2017 Charles Albert Shull Award Recipient | Non-coding RNA in plants: the long and the short of it

Saturday, July 14
4:15 PM - 4:40 PM

Plant genomes generate innumerable small RNAs, the majority of which are products of non-coding RNAs processed by Dicers. For example, 21 or 22-nt microRNAs (“miRNAs”) are produced from fold-back, non-coding mRNA precursors. Phased “secondary” siRNAs (phasiRNAs) are generated from mRNAs targeted by a typically 22-nt “trigger” miRNA, with the phasiRNAs produced as either 21- or 24-nt small RNAs via genetically separable pathways. Work in monocot anthers has demonstrated the temporal and spatial distribution of two sets of “reproductive phasiRNAs”. These molecules are extraordinarily enriched in the male germline of the many angiosperms, yet their functions are not well characterized. Both reproductive phasiRNA classes are produced from generally long, non-coding mRNAs, and are generated from hundreds to thousands of loci, depending on the species. The prototypical phasiRNA locus is TRANS-ACTING SIRNA 3 (TAS3), one of few long, non-coding RNAs that is conserved back to the emergence of land plants. The work of my lab is focused on understanding the diverse functions, evolution, and biogenesis of plant small RNAs, their RNA precursors and their targets.

Blake C. Meyers

Professor, Division of Plant Sciences
Donald Danforth Plant Science Center

Blake Meyers is a Member & Principal Investigator at the Donald Danforth Plant Science Center in St. Louis, and he is a Professor in the Division of Plant Sciences at the University of Missouri - Columbia. He formerly held the Edward F. and Elizabeth Goodman Rosenberg professorship in the Department of Plant and Soil Sciences at the University of Delaware, where his research group was from 2002 to 2015. His research emphasizes novel approaches and applications of bioinformatics and next-generation sequencing to plant genomics, with an emphasis on understanding the biological functions and genomic impact of small RNAs, DNA methylation, and gene expression. These studies take place in maize, rice, Arabidopsis, soybean, Medicago, and other species. The Meyers lab has pioneered and co-developed a number of sequencing based applications, widely applied to study plant genomes and their RNA products, particularly small RNAs, and the lab continues to develop and apply novel informatics and experimental approaches for the analysis of RNAs and their functions, primarily in plants.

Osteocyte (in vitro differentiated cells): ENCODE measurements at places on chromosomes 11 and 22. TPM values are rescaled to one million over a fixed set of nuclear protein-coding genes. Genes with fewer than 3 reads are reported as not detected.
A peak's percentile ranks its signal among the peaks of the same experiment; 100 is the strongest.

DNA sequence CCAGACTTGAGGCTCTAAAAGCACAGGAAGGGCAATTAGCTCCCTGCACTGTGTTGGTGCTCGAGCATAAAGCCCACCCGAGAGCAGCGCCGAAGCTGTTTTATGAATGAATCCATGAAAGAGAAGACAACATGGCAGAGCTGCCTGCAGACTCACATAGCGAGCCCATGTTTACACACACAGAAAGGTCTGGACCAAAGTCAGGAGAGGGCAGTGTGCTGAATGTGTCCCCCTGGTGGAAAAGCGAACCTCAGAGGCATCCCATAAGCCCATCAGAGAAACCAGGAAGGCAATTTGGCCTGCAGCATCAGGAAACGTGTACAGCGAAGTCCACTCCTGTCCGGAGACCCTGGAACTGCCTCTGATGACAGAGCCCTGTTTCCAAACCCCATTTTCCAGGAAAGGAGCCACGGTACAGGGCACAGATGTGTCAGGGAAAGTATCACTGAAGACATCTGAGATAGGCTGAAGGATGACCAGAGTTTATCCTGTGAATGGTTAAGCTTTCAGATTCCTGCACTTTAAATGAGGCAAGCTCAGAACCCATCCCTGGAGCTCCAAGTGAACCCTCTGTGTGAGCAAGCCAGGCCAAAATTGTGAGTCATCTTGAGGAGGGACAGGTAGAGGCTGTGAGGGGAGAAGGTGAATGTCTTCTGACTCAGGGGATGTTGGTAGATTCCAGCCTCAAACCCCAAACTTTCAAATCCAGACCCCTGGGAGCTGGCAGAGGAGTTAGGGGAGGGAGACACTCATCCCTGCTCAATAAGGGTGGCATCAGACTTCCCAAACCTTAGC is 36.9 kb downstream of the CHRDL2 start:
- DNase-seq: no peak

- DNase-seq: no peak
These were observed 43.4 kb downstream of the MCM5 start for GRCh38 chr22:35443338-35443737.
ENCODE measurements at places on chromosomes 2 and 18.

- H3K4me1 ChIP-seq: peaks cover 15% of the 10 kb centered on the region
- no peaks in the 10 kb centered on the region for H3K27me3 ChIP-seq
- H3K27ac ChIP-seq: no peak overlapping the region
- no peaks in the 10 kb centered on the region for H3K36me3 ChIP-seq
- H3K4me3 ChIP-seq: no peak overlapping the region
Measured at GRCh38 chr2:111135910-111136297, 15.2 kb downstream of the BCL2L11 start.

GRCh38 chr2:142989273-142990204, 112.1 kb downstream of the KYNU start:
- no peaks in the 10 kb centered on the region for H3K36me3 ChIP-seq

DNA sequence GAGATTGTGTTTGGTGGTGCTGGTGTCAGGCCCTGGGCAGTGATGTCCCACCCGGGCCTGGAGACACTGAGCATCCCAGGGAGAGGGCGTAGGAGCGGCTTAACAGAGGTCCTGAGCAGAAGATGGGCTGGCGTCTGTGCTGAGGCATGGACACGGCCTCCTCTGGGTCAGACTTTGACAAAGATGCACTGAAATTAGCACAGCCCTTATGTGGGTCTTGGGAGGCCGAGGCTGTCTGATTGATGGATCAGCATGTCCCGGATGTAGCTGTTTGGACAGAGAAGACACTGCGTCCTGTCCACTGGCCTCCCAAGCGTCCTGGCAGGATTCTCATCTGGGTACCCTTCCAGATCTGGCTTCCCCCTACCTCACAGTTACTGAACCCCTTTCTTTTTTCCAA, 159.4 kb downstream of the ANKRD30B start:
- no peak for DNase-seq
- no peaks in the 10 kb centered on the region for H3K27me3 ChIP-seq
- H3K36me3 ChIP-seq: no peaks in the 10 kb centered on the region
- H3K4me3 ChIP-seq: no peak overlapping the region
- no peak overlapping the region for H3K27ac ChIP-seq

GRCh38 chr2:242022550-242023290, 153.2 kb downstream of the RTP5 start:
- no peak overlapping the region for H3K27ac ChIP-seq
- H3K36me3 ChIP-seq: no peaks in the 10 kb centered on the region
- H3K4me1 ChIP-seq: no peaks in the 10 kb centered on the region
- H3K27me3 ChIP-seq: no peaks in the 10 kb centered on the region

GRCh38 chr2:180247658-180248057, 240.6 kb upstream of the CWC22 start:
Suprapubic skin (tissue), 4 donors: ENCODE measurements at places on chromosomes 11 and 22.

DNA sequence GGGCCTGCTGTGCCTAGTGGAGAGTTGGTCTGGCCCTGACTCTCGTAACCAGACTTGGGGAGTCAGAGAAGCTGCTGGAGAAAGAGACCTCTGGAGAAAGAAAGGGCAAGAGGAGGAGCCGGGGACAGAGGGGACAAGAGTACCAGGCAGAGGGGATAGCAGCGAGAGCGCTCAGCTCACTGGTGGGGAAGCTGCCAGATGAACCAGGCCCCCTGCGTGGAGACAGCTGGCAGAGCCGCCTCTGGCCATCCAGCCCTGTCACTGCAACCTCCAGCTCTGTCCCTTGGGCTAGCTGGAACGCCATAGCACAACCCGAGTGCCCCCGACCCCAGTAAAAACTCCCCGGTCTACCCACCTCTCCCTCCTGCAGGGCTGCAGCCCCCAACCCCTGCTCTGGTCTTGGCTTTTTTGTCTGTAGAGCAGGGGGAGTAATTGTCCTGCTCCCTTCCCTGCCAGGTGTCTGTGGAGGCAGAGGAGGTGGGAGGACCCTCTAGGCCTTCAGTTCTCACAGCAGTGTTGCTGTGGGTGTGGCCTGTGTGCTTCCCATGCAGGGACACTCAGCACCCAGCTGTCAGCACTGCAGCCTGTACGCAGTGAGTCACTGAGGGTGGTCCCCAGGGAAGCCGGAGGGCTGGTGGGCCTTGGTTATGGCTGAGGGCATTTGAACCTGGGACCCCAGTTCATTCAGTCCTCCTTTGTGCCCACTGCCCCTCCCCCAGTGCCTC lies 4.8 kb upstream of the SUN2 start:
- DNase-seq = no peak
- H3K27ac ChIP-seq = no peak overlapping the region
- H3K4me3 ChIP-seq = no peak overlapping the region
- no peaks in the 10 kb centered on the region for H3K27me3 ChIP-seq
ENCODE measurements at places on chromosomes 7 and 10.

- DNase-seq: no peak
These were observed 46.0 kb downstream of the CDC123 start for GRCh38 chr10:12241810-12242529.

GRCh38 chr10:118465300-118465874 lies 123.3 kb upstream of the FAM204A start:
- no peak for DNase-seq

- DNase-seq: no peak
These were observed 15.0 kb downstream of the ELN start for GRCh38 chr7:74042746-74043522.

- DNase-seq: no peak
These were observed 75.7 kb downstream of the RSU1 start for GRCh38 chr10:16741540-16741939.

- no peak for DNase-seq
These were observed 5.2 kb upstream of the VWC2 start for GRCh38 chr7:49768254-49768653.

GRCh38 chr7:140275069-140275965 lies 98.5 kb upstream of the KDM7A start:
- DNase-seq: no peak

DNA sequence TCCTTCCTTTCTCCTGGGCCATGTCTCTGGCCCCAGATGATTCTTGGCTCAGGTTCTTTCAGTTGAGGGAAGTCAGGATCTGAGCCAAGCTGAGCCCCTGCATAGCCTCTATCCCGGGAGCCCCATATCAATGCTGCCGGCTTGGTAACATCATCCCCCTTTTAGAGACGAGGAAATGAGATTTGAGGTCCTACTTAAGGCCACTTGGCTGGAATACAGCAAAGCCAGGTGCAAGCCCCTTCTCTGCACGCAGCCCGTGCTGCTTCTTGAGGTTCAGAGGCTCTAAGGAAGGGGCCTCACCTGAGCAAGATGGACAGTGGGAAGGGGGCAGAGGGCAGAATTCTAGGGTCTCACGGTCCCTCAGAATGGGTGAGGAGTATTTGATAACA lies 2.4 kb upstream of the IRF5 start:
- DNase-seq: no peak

Phased, secondary, small interfering RNAs (phasiRNAs) are of particular interest to the Meyers lab. Originally designated as trans-acting small interfering RNAs or tasiRNAs, the wider group of phasiRNAs are triggered by microRNAs and produced as siRNAs. Like microRNAs, phasiRNA function in the suppression of target transcript levels. Data from a broad range of species have demonstrated that the count of phasiRNA generating-loci ranges from tens (Arabidopsis) to hundreds (Medicago, soybean, maize) to thousands (rice). In the dicots, phasiRNA sources and targets include several large or conserved families of genes, such as those encoding NB-LRR disease resistance proteins or transcription factors. In some plants, NB-LRRs have a particularly high level of redundancy in miRNA and phasiRNA-mediated regulation. In the grasses, phasiRNAs from non-coding RNAs are prevalent in anthers, during early development and meiosis.

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2017 Charles Albert Shull Award Recipient | Non-coding RNA in plants: the long and the short of it



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Send Email for 2017 Charles Albert Shull Award Recipient | Non-coding RNA in plants: the long and the short of it